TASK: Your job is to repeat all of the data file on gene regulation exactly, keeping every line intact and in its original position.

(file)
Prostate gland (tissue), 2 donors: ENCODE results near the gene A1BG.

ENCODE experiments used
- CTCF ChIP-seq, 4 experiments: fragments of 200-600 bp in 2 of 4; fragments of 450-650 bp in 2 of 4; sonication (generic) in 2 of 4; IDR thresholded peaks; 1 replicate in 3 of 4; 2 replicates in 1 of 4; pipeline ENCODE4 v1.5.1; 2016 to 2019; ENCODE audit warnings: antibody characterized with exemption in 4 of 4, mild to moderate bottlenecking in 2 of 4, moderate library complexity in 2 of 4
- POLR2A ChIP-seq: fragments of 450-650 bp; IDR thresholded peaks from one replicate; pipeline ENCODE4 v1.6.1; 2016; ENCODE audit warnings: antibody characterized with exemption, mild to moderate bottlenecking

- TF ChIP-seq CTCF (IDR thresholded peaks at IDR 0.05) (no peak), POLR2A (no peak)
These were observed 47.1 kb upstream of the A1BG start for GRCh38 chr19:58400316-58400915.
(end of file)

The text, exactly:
Prostate gland (tissue), 2 donors: ENCODE results near the gene A1BG.

ENCODE experiments used
- CTCF ChIP-seq, 4 experiments: fragments of 200-600 bp in 2 of 4; fragments of 450-650 bp in 2 of 4; sonication (generic) in 2 of 4; IDR thresholded peaks; 1 replicate in 3 of 4; 2 replicates in 1 of 4; pipeline ENCODE4 v1.5.1; 2016 to 2019; ENCODE audit warnings: antibody characterized with exemption in 4 of 4, mild to moderate bottlenecking in 2 of 4, moderate library complexity in 2 of 4
- POLR2A ChIP-seq: fragments of 450-650 bp; IDR thresholded peaks from one replicate; pipeline ENCODE4 v1.6.1; 2016; ENCODE audit warnings: antibody characterized with exemption, mild to moderate bottlenecking

- TF ChIP-seq CTCF (IDR thresholded peaks at IDR 0.05) (no peak), POLR2A (no peak)
These were observed 47.1 kb upstream of the A1BG start for GRCh38 chr19:58400316-58400915.